Introduction: Staphylococcus aureus and Pseudomonas aeruginosa are the most prevalent respiratory pathogens in Cystic Fibrosis (CF) however other species, such as Burkholderia cepacia and Stenotrophomonas maltophilia, can cause a severe decline in lung function due to their Multidrug-Resistant (MDR) phenotypes. Recently, several studies have reported silver nanoparticles (AgNPs) as a promising alternative to antibiotics because of their relevant bactericidal effects against a wide range of microorganisms. In the present study we evaluated, for the first time, the activity of a new AgNPs formulation against MDR strains isolated from CF patients. Materials and Methods: the AgNPs were synthesized by a new electronic device using an electrochemical method. The AgNPs were assayed, comparatively to tobramycin, against MDR strains of P. aeruginosa, S. maltophilia, B. cepacia, and S. aureus for: i) in vitro activity against planktonic cells (MIC and MBC, and time-killing assay by using micro- and macrodilution method, respectively); ii) in vitro activity against preformed biofilm when tested at 1x, 2x and 4xMIC (viable cell count); iii) in vivo cytotoxic potential (Galleria mellonella wax moth larva). Finally, morphological changes induced in P. aeruginosa biofilm were monitored by Transmission Electron Microscopy (TEM). Results: The AgNPs were particularly active against P. aeruginosa and B. cepacia planktonic cells (median MIC: 1.06 and 2.12 mg/ml, respectively) by a rapid, bactericidal and concentration-dependent effect. The AgNPs resulted particularly effective against P. aeruginosa and S. aureus biofilm causing a viability reduction ranging from 50% (1xMIC) to >99.9% (4xMIC). TEM showed that the AgNPs deconstruct extracellular matrix of P. aeruginosa biofilm and accumulate at the cell surface causing cell death secondary to membrane damage. Compared to tobramycin, the AgNPs showed comparable, or even better, activity against planktonic and biofilm P. aeruginosa cells. The AgNPs at concentrations effective against B. cepacia and P. aeruginosa were not toxic to G. mellonella larvae.

A new challenge in cystic fibrosis antimicrobial therapy: activity of electrochemically synthesized silver nanoparticles against planktonic and biofilm cells of bacterial pathogens

Arianna Pompilio
;
Luca Scotti;Domenico Bosco;Antonio Aceto;Tonino Bucciarelli;Cristina Geminiani;Giovanni Di Bonaventura
2018

Abstract

Introduction: Staphylococcus aureus and Pseudomonas aeruginosa are the most prevalent respiratory pathogens in Cystic Fibrosis (CF) however other species, such as Burkholderia cepacia and Stenotrophomonas maltophilia, can cause a severe decline in lung function due to their Multidrug-Resistant (MDR) phenotypes. Recently, several studies have reported silver nanoparticles (AgNPs) as a promising alternative to antibiotics because of their relevant bactericidal effects against a wide range of microorganisms. In the present study we evaluated, for the first time, the activity of a new AgNPs formulation against MDR strains isolated from CF patients. Materials and Methods: the AgNPs were synthesized by a new electronic device using an electrochemical method. The AgNPs were assayed, comparatively to tobramycin, against MDR strains of P. aeruginosa, S. maltophilia, B. cepacia, and S. aureus for: i) in vitro activity against planktonic cells (MIC and MBC, and time-killing assay by using micro- and macrodilution method, respectively); ii) in vitro activity against preformed biofilm when tested at 1x, 2x and 4xMIC (viable cell count); iii) in vivo cytotoxic potential (Galleria mellonella wax moth larva). Finally, morphological changes induced in P. aeruginosa biofilm were monitored by Transmission Electron Microscopy (TEM). Results: The AgNPs were particularly active against P. aeruginosa and B. cepacia planktonic cells (median MIC: 1.06 and 2.12 mg/ml, respectively) by a rapid, bactericidal and concentration-dependent effect. The AgNPs resulted particularly effective against P. aeruginosa and S. aureus biofilm causing a viability reduction ranging from 50% (1xMIC) to >99.9% (4xMIC). TEM showed that the AgNPs deconstruct extracellular matrix of P. aeruginosa biofilm and accumulate at the cell surface causing cell death secondary to membrane damage. Compared to tobramycin, the AgNPs showed comparable, or even better, activity against planktonic and biofilm P. aeruginosa cells. The AgNPs at concentrations effective against B. cepacia and P. aeruginosa were not toxic to G. mellonella larvae.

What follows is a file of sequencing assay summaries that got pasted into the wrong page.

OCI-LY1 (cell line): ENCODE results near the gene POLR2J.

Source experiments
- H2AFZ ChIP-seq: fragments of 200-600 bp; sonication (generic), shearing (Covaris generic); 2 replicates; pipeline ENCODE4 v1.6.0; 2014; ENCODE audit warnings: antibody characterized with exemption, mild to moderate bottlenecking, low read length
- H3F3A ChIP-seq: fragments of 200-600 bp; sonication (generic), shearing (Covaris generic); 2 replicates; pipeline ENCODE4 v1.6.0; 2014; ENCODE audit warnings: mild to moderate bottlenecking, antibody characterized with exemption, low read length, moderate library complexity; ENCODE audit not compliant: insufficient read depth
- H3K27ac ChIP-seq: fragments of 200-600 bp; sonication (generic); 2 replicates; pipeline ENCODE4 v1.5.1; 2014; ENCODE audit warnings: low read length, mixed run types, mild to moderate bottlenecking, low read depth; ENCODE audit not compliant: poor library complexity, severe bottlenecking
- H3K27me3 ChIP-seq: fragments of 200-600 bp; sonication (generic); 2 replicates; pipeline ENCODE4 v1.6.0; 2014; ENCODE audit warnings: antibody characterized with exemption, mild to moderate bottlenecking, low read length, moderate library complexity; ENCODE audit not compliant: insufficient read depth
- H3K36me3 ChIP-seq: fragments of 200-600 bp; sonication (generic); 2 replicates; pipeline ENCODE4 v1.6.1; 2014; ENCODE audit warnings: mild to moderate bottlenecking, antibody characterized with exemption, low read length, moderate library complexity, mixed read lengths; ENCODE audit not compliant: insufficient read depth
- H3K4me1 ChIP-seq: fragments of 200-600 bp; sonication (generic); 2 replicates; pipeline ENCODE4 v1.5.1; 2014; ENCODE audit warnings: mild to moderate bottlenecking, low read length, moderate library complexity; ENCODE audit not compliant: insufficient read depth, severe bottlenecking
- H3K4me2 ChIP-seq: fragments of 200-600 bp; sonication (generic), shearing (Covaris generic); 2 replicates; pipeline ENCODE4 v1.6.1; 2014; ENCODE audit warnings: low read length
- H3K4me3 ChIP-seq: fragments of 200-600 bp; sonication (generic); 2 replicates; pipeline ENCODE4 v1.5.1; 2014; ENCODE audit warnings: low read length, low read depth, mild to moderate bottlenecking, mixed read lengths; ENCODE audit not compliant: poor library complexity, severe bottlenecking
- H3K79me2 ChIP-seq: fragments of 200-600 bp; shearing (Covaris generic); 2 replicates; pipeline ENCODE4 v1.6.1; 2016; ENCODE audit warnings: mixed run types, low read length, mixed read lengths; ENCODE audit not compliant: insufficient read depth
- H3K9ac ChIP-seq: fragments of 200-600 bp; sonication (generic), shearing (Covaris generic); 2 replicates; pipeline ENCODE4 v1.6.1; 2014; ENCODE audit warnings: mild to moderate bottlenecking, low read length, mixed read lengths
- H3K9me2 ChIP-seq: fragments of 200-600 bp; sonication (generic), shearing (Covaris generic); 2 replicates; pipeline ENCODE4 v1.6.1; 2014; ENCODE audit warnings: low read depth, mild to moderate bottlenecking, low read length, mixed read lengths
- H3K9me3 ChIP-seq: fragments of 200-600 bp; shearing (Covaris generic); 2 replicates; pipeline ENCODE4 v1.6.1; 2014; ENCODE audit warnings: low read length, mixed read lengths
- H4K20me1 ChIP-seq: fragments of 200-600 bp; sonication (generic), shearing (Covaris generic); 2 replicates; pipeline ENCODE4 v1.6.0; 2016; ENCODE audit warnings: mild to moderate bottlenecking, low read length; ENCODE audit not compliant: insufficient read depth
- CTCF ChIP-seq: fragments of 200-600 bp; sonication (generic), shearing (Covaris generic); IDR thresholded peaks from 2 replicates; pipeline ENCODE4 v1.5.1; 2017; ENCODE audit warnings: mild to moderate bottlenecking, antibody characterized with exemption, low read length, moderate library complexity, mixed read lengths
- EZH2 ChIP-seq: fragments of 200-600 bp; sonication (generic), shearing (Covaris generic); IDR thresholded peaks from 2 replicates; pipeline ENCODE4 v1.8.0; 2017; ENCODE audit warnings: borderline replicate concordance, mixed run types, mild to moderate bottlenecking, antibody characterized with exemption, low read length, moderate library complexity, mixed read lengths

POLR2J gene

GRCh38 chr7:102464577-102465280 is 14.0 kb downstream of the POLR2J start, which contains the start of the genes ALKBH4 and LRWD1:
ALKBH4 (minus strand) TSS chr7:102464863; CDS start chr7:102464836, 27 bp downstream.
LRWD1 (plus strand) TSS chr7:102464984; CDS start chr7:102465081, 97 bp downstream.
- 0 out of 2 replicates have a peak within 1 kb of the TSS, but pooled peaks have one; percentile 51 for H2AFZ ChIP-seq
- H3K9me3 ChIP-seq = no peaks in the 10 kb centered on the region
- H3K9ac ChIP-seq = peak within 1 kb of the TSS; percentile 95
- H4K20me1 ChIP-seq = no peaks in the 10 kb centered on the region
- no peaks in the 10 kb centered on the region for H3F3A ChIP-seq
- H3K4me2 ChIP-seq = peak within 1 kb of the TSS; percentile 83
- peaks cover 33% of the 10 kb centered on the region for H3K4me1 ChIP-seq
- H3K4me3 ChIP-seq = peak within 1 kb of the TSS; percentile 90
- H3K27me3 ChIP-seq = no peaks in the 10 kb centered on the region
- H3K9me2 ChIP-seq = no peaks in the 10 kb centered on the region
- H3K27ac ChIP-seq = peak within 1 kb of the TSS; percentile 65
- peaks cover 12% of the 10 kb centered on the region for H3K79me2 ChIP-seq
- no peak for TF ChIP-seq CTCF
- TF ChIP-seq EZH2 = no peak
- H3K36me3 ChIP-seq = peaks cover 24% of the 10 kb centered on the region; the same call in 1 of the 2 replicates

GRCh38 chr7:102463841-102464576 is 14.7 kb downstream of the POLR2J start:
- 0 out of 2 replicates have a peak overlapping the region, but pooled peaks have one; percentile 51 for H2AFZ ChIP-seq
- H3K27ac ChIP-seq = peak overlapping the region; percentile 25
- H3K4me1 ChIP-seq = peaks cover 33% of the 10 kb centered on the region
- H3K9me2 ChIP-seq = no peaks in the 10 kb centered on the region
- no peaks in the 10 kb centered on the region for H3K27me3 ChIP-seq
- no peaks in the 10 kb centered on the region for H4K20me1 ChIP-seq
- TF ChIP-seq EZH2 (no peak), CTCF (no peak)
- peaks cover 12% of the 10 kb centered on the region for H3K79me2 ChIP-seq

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Utilizza questo identificativo per citare o creare un link a questo documento: http://hdl.handle.net/11564/720240
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